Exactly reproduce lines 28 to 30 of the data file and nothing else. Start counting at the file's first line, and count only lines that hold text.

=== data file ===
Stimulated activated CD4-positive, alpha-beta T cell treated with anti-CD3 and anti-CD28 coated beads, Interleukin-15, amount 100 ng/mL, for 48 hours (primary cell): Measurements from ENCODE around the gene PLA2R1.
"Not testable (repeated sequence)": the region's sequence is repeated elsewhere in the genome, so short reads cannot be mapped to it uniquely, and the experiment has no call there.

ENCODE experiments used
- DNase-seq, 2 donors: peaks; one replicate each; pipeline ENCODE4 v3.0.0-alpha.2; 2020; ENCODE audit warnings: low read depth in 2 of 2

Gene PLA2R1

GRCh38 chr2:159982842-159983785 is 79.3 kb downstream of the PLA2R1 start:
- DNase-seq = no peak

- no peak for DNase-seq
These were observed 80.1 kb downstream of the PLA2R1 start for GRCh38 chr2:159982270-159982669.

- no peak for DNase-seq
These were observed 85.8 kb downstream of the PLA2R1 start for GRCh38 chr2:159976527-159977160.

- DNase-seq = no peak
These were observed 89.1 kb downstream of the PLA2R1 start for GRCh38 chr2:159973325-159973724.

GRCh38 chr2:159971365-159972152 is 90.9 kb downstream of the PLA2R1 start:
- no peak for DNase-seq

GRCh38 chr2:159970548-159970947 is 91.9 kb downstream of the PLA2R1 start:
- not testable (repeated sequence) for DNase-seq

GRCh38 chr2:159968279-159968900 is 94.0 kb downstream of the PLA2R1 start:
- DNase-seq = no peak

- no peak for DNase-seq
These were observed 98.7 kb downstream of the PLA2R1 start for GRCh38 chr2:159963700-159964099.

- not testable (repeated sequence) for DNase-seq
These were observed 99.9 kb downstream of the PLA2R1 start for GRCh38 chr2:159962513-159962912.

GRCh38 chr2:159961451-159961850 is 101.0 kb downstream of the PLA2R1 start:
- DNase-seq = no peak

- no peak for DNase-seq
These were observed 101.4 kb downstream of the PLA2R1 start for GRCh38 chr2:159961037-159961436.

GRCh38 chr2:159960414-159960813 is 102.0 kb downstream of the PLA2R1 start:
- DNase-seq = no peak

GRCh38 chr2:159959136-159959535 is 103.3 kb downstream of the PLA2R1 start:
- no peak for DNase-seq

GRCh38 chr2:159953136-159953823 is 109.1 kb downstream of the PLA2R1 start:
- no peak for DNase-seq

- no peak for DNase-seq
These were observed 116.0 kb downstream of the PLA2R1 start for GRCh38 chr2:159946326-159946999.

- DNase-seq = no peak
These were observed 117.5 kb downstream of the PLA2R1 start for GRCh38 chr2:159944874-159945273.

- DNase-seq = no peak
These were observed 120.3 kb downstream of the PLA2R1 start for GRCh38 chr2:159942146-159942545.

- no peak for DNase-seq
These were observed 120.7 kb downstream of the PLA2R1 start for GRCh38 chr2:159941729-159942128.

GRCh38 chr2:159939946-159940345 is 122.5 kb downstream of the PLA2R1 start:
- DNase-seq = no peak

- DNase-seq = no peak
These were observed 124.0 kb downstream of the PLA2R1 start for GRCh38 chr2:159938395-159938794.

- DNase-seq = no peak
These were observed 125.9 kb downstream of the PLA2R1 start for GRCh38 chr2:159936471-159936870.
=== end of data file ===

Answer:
GRCh38 chr2:159960414-159960813 is 102.0 kb downstream of the PLA2R1 start:
- DNase-seq = no peak

GRCh38 chr2:159959136-159959535 is 103.3 kb downstream of the PLA2R1 start: